Ceramide plays a crucial role as a basic building block of sphingolipids, but also as a signalling molecule mediating cell-fate decisions. Three genes, LAG1, LAC1 and LIP1, have been shown to be required for ceramide synthase activity in Saccharomyces cerevisiae [Guillas, Kirchman, Chuard, Pfefferli, Jiang, Jazwinski and Conzelman (2001) EMBO J. 20, 2655–2665; Schorling, Vallee, Barz, Reizman and Oesterhelt (2001) Mol. Biol. Cell 12, 3417–3427; Vallee and Riezman (2005) EMBO J. 24, 730–741]. In the present study, the topology of the Lag1p and Lac1p subunits was investigated. The N- and C-termini of the proteins are in the cytoplasm and eight putative membrane-spanning domains were identified in Lag1p and Lac1p by insertion of glycosylation and factor Xa cleavage sites at various positions. The conserved Lag motif, potentially containing the active site, is most likely embedded in the membrane. We also present evidence that histidine and aspartic acid residues in the Lag motif are essential for the function of Lag1p in vivo.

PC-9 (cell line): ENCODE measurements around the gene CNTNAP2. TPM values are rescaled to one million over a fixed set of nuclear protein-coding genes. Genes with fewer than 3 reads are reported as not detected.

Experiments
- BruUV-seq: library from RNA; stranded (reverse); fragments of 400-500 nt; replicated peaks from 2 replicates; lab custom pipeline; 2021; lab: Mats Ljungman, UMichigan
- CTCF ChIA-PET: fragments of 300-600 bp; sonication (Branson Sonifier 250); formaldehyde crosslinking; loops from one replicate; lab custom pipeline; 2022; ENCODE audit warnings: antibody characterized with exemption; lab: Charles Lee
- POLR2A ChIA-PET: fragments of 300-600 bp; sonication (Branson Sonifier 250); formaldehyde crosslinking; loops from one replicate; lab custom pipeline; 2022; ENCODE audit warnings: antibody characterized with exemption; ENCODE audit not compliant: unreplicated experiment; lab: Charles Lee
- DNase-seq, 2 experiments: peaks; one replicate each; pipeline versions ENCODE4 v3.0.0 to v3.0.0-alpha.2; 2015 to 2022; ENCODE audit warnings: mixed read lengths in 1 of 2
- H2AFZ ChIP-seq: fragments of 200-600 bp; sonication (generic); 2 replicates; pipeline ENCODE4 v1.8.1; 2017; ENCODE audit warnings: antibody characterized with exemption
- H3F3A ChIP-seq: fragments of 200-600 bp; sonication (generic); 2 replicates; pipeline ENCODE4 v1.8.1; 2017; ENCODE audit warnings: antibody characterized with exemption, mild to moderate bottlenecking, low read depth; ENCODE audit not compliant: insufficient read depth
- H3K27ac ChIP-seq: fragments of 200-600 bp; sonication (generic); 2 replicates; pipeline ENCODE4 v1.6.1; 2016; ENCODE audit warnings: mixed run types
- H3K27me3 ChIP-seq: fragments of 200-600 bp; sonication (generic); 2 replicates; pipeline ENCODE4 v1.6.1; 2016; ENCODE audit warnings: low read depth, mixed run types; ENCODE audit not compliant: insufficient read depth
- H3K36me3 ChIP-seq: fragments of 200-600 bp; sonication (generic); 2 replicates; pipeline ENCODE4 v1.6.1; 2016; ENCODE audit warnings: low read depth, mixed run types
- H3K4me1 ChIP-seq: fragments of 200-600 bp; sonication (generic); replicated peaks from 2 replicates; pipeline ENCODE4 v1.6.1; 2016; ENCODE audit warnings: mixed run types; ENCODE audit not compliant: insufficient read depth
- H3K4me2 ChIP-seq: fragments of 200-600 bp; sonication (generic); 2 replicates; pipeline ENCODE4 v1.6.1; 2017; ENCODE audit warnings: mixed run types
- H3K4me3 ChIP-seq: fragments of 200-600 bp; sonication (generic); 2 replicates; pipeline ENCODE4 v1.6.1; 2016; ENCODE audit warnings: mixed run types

Research Article| August 29 2006
Transmembrane topology of ceramide synthase in yeast
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Natsuko Kageyama-Yahara, Howard Riezman; Transmembrane topology of ceramide synthase in yeast. Biochem J 15 September 2006; 398 (3): 585–593. doi: https://doi.org/10.1042/BJ20060697
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